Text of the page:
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Title: Kropotkin: Evolution, revolutionary change and the end of history
Authors: Adams, Matthew S.
Keywords: Kropotkin
Issue Date: 2011
Publisher: Lawrence and Wishart
Citation: ADAMS, M.S., 2011. Kropotkin: Evolution, revolutionary change and the end of history. Anarchist Studies, 19(1), pp. 56-81.
Abstract: Kropotkin’s commitment to a concept of evolution has often been viewed as a problematic aspect of his political thought, and the adoption of the evolutionary metaphor has led to the marginalisation of his historical works. Mainstream readings suggest that he adhered to a fatalist position, seeing anarchism as an inevitable future state, revealed by a careful reading of the historical record. It is argued here that Kropotkin’s use of evolution is more subtle. A closer analysis of his historical writing reveals that he did not adopt a straightforward notion of progression, and that reaction played a central role in his analysis of history. Thus, for Kropotkin, anarchism was not the inevitable culmination of the historical process, and active revolutionary activity remained essential. Moreover, Kropotkin did not see anarchism as representing an end to history. As a potential mode of future organisation Kropotkin’s image of anarchism enshrined a principle of flux, concomitant with an anarchist emphasis on maximising freedom. Far from conflicting with his anarchist politics, Kropotkin’s approach to history reflects its central principles.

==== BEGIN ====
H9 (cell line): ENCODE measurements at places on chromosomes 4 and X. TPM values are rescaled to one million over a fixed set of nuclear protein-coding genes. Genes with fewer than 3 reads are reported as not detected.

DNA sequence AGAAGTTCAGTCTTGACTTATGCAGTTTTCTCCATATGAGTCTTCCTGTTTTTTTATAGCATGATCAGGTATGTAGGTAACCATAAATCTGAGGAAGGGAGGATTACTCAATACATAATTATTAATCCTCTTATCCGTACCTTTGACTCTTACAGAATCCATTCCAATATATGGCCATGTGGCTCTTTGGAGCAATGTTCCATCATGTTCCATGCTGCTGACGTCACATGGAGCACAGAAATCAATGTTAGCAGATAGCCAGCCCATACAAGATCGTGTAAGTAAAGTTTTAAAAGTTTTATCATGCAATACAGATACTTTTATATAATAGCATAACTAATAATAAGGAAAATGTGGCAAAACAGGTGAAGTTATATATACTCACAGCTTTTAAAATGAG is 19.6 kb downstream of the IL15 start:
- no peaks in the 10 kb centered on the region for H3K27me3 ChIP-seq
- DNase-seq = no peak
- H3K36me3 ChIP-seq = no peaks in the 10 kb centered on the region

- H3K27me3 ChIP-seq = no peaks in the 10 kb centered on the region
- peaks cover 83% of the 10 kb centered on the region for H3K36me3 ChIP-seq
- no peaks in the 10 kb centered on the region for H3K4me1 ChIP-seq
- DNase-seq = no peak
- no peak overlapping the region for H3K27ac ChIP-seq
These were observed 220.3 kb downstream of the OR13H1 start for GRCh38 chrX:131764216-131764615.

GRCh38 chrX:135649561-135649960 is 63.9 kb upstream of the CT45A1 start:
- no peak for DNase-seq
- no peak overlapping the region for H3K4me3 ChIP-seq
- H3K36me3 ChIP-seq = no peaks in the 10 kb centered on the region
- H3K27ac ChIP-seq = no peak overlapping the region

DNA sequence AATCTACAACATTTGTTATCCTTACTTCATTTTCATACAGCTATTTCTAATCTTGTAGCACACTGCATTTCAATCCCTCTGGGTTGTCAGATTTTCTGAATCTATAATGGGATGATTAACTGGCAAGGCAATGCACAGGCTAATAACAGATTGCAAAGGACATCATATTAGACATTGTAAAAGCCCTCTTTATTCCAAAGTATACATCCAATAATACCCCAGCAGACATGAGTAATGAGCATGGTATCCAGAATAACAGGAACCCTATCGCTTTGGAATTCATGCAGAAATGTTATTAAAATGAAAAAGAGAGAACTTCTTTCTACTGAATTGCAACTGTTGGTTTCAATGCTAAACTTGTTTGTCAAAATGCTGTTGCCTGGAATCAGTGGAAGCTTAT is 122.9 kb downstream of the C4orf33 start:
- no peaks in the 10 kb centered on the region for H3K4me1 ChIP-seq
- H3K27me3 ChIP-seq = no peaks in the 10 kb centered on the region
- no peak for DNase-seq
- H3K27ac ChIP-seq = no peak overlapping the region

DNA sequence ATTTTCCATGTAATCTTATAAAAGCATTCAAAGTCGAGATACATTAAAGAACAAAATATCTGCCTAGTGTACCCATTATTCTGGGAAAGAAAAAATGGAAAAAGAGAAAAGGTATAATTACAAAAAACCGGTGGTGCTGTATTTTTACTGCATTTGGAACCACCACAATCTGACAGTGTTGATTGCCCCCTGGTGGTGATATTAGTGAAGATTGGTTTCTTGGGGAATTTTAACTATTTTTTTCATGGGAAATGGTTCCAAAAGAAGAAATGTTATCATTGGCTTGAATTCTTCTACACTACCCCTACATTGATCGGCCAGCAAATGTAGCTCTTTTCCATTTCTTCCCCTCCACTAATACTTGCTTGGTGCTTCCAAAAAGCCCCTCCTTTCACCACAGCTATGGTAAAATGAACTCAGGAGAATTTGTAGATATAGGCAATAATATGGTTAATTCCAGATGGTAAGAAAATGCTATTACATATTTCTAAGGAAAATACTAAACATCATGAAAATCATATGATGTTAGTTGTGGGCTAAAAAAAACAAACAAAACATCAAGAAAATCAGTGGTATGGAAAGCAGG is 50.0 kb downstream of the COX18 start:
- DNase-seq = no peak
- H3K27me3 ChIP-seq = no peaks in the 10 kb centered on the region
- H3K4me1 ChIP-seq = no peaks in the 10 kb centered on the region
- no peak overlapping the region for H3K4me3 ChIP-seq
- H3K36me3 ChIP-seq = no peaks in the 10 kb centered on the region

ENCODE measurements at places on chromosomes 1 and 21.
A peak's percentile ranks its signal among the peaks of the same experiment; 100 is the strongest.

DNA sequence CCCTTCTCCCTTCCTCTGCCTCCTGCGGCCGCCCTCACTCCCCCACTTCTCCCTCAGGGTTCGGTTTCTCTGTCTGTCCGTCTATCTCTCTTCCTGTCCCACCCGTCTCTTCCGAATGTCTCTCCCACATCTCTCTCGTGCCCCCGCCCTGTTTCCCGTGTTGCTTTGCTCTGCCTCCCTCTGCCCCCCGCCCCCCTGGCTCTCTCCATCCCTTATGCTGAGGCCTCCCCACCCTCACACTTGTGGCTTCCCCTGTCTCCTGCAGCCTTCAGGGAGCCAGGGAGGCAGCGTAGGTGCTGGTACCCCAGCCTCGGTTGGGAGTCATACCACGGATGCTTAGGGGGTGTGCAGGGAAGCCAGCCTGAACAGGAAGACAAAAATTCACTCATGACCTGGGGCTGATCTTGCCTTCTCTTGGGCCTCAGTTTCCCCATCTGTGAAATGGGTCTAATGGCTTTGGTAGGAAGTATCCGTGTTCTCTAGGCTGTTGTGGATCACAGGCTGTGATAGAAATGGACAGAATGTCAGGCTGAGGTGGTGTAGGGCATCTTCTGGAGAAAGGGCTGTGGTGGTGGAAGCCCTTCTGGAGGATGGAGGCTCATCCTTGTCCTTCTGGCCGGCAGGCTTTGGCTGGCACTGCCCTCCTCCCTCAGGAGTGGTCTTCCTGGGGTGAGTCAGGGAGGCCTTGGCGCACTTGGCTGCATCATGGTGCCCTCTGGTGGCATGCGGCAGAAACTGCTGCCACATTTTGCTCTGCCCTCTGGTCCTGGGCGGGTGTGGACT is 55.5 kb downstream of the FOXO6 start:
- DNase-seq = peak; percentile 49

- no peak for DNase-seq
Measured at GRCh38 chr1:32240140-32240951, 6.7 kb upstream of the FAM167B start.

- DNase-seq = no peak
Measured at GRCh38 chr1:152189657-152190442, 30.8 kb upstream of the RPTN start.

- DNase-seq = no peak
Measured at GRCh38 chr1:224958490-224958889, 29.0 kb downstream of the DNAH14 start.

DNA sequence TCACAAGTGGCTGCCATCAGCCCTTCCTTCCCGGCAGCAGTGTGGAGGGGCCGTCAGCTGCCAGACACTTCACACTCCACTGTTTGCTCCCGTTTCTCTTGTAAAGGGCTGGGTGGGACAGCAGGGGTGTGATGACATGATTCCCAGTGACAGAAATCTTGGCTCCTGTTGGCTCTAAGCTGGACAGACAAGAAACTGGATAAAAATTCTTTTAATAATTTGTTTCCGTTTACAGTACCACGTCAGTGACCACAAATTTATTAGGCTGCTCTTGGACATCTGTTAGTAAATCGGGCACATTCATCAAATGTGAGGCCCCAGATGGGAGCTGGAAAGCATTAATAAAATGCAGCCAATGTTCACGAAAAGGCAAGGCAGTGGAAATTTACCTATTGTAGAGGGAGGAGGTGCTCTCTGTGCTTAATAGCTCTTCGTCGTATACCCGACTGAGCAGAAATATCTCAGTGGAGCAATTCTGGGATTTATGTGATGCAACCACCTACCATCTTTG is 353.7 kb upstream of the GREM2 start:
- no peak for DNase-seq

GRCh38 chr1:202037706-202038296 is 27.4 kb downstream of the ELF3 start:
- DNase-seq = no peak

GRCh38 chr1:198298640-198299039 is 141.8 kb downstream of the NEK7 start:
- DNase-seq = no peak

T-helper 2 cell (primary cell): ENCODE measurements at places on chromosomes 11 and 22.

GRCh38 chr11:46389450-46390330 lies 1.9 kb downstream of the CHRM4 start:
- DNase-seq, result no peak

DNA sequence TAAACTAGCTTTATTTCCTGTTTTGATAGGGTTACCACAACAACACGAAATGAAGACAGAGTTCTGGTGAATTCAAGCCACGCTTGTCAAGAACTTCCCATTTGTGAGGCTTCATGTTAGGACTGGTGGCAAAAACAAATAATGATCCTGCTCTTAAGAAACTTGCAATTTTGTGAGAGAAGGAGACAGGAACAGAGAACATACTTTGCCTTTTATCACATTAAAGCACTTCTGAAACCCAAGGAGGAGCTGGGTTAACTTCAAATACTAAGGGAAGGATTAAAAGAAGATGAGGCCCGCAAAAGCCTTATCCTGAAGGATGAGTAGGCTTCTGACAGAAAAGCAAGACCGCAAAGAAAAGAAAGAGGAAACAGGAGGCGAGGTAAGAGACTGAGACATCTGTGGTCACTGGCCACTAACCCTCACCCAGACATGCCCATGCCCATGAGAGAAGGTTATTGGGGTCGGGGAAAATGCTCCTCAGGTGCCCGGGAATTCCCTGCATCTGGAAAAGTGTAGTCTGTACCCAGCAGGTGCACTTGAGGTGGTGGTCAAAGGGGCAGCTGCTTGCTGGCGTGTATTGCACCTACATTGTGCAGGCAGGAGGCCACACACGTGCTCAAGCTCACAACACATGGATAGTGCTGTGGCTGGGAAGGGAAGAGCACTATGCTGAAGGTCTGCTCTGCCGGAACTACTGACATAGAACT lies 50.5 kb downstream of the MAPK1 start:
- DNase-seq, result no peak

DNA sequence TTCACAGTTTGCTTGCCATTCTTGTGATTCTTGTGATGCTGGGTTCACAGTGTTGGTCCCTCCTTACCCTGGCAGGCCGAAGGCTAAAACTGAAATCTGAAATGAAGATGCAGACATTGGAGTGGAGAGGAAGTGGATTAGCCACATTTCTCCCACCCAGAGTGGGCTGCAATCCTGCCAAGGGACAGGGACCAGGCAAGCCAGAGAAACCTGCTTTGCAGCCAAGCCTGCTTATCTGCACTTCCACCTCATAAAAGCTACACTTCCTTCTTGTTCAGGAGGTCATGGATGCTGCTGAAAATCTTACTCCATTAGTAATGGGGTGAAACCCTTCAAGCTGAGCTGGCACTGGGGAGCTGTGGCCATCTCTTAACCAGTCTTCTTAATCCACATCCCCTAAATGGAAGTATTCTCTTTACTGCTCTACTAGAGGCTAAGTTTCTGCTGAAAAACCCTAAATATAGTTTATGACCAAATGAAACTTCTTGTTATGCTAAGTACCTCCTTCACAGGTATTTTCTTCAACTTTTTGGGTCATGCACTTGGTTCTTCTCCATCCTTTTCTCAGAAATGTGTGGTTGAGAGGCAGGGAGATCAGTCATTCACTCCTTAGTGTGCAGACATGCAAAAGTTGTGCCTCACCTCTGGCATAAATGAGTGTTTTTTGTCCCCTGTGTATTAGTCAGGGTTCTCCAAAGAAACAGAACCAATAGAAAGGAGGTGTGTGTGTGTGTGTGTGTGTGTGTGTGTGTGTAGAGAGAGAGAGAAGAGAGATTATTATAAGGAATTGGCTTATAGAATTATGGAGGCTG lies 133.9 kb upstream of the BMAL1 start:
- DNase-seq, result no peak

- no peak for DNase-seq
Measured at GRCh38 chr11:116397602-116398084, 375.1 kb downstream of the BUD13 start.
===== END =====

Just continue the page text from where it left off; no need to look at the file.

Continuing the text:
Description: This paper is in closed access.
Version: Published
URI: https://dspace.lboro.ac.uk/2134/22110
Publisher Link: https://www.lwbooks.co.uk/anarchist-studies/19-1
ISSN: 0967-3393
Appears in Collections:Closed Access (PHIR)

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